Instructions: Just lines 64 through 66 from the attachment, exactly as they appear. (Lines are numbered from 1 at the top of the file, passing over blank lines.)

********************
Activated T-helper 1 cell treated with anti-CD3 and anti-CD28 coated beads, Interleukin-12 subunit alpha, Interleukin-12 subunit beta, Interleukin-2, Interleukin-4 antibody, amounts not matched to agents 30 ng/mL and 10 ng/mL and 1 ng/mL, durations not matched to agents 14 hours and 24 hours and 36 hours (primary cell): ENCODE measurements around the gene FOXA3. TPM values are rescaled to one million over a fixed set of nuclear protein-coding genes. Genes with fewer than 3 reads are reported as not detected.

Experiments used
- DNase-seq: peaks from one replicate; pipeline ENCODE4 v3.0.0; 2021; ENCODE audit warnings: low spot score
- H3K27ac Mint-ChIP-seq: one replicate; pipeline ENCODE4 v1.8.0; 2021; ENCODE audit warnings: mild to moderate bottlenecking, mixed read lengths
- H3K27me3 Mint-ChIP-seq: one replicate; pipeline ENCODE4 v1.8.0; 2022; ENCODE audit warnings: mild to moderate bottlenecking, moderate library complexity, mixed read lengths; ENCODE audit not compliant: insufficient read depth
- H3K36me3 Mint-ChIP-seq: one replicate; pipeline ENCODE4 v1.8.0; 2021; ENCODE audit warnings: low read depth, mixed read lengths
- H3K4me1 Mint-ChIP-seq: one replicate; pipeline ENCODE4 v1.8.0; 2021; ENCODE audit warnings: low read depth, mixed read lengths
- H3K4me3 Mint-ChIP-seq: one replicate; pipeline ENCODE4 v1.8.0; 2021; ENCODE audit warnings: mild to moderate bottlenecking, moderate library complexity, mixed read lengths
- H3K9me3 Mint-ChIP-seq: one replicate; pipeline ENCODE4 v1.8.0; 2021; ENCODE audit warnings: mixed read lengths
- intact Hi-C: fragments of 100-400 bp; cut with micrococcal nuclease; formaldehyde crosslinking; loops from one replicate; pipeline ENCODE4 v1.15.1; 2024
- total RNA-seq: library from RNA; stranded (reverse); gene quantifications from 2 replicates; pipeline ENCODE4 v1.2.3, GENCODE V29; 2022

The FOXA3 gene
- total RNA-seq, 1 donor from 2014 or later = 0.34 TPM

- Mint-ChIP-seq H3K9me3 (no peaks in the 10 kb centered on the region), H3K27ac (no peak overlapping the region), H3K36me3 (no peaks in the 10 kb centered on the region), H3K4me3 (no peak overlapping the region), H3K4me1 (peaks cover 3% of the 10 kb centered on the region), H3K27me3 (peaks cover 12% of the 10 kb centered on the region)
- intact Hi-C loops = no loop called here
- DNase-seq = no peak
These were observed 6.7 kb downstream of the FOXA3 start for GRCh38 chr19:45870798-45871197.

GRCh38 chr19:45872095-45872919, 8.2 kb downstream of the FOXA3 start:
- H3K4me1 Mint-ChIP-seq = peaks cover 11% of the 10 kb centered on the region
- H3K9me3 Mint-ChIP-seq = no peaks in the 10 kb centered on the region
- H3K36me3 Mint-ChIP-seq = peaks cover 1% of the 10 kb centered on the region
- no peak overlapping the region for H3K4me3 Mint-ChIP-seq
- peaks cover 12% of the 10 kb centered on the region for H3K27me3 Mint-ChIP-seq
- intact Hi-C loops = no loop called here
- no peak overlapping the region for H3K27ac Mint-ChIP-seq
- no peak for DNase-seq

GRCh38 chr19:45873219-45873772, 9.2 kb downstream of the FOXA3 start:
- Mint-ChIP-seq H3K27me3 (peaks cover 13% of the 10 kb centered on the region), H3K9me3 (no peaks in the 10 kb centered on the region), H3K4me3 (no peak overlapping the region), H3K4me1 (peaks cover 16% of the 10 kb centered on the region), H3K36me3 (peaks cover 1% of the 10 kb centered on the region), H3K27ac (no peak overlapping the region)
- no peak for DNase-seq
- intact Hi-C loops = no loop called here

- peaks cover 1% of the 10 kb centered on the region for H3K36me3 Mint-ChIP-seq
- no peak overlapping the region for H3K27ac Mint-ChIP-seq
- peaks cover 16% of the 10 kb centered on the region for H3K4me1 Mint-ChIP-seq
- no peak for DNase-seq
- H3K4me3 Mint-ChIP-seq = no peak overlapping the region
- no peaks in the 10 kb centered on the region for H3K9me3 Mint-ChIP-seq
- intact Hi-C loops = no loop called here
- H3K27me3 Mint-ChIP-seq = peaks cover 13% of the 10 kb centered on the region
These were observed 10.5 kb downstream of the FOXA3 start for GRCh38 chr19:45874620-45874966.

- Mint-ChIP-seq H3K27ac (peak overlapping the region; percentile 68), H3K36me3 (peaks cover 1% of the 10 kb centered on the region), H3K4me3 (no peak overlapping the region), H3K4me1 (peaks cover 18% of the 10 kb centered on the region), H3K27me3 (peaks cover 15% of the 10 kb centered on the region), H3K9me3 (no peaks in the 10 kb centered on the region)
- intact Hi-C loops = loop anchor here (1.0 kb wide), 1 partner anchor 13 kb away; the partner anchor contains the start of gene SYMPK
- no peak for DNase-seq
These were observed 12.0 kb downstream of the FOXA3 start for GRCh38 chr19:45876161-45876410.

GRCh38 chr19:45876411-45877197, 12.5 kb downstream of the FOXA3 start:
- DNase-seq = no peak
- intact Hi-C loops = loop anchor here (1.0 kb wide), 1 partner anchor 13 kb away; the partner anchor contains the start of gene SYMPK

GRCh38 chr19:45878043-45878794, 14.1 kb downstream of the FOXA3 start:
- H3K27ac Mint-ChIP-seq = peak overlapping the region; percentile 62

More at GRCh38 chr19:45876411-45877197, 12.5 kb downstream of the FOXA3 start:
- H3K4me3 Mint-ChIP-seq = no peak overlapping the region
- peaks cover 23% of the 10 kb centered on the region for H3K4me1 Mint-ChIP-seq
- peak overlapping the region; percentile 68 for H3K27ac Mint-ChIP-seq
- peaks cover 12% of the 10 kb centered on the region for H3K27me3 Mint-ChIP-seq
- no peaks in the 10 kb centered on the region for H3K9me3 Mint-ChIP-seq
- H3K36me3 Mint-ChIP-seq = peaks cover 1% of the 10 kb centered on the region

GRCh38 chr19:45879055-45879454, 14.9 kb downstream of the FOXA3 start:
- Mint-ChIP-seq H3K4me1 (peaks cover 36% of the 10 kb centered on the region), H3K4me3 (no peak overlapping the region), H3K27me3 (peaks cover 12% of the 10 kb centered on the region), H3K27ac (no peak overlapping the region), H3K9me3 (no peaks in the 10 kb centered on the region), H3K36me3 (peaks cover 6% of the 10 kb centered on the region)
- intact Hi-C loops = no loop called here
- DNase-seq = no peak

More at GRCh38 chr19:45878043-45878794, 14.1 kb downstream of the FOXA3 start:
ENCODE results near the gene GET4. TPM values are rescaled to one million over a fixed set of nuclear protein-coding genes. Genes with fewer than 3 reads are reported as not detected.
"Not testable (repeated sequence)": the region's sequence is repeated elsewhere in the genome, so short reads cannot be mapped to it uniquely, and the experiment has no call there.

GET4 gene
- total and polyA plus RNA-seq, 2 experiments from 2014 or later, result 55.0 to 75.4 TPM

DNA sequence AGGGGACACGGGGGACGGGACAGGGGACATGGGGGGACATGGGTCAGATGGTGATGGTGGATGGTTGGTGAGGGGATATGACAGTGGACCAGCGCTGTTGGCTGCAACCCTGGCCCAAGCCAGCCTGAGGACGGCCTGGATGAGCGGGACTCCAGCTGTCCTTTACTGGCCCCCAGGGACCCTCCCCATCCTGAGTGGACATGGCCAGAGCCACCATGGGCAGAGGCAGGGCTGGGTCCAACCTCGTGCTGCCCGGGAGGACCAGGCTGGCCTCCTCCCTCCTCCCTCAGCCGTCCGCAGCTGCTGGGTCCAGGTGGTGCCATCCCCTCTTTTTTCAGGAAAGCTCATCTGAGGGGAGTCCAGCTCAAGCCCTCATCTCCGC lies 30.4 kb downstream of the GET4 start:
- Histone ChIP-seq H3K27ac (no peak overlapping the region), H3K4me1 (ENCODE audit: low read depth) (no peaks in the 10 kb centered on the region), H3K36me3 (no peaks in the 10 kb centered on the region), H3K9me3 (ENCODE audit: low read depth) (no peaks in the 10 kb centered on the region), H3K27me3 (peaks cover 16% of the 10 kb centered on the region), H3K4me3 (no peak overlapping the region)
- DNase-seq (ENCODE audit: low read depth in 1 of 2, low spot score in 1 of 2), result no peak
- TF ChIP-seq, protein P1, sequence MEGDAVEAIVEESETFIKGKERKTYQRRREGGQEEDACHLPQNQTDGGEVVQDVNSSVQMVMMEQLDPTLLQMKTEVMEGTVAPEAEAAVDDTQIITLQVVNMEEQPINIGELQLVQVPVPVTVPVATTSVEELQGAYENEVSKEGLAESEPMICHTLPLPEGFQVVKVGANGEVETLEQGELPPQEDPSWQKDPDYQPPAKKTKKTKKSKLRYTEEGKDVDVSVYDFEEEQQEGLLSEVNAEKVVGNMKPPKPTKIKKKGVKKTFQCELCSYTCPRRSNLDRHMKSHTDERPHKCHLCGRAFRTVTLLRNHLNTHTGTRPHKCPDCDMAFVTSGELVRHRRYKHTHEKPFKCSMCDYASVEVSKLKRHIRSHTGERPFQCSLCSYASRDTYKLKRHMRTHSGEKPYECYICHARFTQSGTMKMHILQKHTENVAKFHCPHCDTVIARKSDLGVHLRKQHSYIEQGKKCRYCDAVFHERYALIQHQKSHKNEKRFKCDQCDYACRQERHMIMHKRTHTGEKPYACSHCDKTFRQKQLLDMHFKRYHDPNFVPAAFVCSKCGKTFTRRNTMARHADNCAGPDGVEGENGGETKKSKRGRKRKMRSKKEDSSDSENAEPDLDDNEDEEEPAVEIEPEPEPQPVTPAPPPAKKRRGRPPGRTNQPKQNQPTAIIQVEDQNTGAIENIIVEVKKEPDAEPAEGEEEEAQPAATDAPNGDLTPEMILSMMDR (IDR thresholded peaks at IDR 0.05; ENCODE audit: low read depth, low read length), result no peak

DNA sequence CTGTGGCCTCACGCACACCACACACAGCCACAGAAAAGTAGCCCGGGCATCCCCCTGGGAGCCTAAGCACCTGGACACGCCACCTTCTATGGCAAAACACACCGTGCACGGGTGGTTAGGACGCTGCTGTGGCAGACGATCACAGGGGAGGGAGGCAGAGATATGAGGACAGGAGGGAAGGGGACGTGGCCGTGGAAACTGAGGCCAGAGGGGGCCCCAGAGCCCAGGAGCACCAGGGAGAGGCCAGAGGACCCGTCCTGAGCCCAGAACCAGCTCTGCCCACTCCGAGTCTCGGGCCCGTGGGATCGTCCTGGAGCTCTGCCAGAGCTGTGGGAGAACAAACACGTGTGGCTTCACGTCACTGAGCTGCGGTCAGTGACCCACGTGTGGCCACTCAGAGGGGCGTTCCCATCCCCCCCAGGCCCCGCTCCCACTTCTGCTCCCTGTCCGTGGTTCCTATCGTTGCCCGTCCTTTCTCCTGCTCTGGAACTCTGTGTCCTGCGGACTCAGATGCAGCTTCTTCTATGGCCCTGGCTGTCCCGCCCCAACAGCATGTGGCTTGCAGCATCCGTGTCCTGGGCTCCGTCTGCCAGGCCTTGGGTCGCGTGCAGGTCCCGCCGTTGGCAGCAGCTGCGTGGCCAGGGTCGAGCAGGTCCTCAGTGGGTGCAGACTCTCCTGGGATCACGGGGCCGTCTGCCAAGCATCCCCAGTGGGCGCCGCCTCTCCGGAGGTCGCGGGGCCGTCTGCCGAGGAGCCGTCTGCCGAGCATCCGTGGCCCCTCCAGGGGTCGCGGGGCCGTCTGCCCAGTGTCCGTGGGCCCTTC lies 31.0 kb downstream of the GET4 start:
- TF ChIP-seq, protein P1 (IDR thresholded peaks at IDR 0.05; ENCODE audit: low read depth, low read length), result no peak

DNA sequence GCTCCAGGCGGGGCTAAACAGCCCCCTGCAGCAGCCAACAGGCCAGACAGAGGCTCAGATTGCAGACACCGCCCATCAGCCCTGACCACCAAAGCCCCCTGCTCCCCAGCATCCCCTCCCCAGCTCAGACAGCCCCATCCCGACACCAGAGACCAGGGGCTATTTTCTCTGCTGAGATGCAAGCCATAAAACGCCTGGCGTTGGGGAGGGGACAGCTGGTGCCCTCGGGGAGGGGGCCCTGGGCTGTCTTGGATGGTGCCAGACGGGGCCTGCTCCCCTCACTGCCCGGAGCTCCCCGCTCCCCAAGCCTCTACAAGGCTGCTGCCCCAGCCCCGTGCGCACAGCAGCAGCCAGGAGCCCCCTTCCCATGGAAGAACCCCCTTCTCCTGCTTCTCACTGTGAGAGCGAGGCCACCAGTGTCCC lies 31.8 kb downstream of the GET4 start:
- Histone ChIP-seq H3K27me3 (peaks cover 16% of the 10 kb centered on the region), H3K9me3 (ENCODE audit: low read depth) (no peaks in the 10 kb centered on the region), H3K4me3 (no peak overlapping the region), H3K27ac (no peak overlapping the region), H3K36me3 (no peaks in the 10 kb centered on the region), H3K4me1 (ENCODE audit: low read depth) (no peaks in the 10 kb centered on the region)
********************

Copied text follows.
- total and polyA plus RNA-seq, 2 experiments from 2014 or later, result 55.0 to 75.4 TPM

DNA sequence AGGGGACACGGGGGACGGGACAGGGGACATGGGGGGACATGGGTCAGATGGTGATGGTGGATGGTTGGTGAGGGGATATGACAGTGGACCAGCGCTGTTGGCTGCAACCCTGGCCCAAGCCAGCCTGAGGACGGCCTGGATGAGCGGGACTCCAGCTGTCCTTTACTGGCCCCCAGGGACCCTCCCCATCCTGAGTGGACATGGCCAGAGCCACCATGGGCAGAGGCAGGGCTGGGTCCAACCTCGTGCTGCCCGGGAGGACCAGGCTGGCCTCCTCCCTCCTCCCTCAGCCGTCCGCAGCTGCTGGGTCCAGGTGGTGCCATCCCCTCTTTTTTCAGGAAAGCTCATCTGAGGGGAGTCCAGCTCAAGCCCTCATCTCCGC lies 30.4 kb downstream of the GET4 start:
- Histone ChIP-seq H3K27ac (no peak overlapping the region), H3K4me1 (ENCODE audit: low read depth) (no peaks in the 10 kb centered on the region), H3K36me3 (no peaks in the 10 kb centered on the region), H3K9me3 (ENCODE audit: low read depth) (no peaks in the 10 kb centered on the region), H3K27me3 (peaks cover 16% of the 10 kb centered on the region), H3K4me3 (no peak overlapping the region)